Public financial institutions and climate change

Lina Xie, Bert Scholtens, Swarnodeep Homroy

Research output: Chapter in Book/Report/Conference proceedingChapter


The climate crisis is a result of market failure. Climate change caused by anthropogenic emissions is an externality that the market can not automatically correct without public agencies’ intervention. Public financial institutions (PFIs), owned or supported by governments with official missions to serve public policy objectives, play a key role in addressing such market failures. The government ownership and guarantee enable PFIs to facilitate capital for underfunded climate projects that private banks may find too costly. More importantly, PFIs’ involvement performs the de-risking role and makes certain climate projects financially attractive for private investors. Therefore, they help increase the total volume of available climate financing. We document that, despite their important role in climate finance provisions, PFIs’ climate finance allocation is highly skewed among countries and between mitigation and adaptation purposes. Most funds flow to large emitters for mitigation purposes, while limited adaptation finance does not necessarily reach the most vulnerable countries. We draw attention to the importance of considering the country’s climate priority and achieving a balance between mitigation and adaptation when PFIs allocate climate finance.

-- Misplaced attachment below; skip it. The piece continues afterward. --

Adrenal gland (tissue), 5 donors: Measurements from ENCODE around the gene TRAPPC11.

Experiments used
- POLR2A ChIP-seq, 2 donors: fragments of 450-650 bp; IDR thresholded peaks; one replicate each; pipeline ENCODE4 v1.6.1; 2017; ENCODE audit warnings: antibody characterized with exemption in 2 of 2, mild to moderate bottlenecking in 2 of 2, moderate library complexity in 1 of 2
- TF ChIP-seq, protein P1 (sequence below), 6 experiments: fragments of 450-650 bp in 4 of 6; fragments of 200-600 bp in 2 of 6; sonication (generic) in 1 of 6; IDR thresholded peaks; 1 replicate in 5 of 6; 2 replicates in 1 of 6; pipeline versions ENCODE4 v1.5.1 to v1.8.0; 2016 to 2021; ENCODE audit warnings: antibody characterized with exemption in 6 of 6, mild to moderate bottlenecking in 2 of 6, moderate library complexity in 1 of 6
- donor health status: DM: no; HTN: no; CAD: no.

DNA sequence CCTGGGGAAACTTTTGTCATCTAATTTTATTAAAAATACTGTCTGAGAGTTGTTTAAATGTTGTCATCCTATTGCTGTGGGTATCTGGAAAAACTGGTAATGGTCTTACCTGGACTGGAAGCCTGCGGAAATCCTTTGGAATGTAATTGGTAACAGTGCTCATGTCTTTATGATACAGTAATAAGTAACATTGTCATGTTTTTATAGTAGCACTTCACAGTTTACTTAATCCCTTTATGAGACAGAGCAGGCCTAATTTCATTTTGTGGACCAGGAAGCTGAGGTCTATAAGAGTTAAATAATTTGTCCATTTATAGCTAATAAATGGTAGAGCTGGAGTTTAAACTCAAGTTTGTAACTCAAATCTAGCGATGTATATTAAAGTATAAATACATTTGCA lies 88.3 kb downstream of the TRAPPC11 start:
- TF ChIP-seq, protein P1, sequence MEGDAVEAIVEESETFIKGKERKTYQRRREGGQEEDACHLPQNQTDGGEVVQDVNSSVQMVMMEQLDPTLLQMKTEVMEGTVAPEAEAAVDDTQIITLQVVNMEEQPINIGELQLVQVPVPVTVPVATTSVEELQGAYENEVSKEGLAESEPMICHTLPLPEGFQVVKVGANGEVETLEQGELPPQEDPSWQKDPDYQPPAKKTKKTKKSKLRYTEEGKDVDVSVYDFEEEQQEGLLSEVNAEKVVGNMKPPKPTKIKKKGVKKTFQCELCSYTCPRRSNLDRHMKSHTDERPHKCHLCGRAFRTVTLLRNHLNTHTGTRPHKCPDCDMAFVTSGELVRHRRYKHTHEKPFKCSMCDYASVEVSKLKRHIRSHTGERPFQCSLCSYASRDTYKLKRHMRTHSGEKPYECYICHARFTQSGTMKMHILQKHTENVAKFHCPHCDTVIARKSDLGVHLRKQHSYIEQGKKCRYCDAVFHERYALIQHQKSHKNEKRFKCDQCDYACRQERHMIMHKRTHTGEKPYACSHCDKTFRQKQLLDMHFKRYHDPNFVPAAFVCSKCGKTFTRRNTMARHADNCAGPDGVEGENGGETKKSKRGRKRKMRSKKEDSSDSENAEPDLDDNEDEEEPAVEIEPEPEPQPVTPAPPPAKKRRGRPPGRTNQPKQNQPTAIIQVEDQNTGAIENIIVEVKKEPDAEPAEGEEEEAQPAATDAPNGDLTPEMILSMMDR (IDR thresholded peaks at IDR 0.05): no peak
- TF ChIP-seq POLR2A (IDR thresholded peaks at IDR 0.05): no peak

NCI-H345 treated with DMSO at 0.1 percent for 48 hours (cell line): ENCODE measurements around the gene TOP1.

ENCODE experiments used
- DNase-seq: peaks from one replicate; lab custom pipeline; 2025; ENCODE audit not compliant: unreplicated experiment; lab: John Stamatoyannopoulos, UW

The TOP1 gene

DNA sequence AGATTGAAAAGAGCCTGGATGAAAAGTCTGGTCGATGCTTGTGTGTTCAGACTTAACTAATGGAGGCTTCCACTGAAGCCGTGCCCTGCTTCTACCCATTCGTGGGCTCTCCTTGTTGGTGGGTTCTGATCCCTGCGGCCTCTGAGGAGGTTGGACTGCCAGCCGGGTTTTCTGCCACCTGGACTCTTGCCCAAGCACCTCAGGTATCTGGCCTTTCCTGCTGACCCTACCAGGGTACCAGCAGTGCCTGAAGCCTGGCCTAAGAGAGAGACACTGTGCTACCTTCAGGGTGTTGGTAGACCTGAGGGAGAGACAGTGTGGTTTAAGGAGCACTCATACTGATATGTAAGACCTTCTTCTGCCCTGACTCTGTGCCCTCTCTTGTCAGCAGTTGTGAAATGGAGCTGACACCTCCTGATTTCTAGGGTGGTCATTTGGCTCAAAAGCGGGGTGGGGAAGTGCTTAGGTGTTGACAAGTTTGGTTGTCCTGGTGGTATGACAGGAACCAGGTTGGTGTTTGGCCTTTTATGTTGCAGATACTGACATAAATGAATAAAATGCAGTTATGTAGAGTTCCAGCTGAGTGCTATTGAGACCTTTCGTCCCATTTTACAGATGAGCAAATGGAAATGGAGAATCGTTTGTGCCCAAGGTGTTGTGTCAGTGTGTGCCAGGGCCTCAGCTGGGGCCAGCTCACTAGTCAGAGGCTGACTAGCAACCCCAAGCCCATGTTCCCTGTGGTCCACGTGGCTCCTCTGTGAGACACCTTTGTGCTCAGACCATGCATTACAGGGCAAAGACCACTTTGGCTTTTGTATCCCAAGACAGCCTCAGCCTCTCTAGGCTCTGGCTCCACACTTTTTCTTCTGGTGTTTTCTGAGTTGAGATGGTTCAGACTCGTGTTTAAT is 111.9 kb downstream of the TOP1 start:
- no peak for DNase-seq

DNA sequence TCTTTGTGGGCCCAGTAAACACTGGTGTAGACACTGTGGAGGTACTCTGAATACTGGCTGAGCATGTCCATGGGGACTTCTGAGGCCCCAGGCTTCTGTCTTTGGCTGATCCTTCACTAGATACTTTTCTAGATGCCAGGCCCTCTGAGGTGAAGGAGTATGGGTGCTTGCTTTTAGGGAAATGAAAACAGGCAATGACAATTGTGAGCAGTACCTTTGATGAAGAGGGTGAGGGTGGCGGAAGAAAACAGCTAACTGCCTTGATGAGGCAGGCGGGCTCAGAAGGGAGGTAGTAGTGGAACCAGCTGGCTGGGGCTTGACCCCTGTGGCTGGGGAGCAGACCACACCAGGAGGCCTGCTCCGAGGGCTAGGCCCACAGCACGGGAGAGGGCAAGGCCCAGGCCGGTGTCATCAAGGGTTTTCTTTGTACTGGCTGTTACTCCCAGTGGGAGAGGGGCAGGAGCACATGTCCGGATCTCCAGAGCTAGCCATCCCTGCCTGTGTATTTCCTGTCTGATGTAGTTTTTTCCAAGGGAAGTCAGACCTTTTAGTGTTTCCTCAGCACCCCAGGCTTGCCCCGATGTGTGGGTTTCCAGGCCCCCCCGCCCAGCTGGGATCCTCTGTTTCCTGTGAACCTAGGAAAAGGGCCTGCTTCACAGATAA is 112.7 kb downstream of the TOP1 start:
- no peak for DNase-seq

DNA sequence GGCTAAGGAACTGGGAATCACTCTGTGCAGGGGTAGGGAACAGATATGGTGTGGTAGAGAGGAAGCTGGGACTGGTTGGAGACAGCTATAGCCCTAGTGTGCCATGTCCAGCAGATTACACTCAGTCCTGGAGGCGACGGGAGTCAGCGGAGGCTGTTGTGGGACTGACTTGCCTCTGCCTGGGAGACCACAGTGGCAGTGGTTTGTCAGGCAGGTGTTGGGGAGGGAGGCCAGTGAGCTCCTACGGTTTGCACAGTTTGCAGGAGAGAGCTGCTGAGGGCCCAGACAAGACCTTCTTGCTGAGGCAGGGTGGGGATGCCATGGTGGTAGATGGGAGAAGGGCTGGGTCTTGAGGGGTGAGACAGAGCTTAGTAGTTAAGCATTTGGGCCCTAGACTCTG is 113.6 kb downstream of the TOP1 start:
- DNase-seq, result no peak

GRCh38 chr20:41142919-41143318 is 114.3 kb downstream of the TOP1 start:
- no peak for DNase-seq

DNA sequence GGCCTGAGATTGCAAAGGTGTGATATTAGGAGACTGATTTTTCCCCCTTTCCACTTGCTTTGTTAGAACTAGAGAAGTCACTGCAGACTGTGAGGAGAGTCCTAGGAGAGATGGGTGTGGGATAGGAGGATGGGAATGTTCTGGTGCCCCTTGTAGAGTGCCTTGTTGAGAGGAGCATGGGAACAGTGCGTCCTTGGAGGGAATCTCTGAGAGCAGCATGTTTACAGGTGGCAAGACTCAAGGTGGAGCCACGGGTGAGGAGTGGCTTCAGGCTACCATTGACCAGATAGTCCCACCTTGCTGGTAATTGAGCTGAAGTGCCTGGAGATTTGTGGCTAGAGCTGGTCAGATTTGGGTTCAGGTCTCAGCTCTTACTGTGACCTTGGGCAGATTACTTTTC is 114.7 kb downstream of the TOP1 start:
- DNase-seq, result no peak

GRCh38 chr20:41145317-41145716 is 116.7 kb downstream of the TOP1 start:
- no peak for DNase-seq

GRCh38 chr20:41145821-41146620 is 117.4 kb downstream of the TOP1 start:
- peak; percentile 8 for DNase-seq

Original languageEnglish
Title of host publicationThe Routledge handbook of green finance
EditorsOthmar M. Lehner, Theresia Harrer, Hanna Silvola, Olaf Weber
Place of PublicationAbingdon, Oxon
PublisherTaylor and Francis
Number of pages12
ISBN (Electronic)9781000966169
ISBN (Print)9781032385297, 9781032385334
Publication statusPublished - 8 Nov 2023

Publication series

NameRoutledge international handbooks


Dive into the research topics of 'Public financial institutions and climate change'. Together they form a unique fingerprint.

Cite this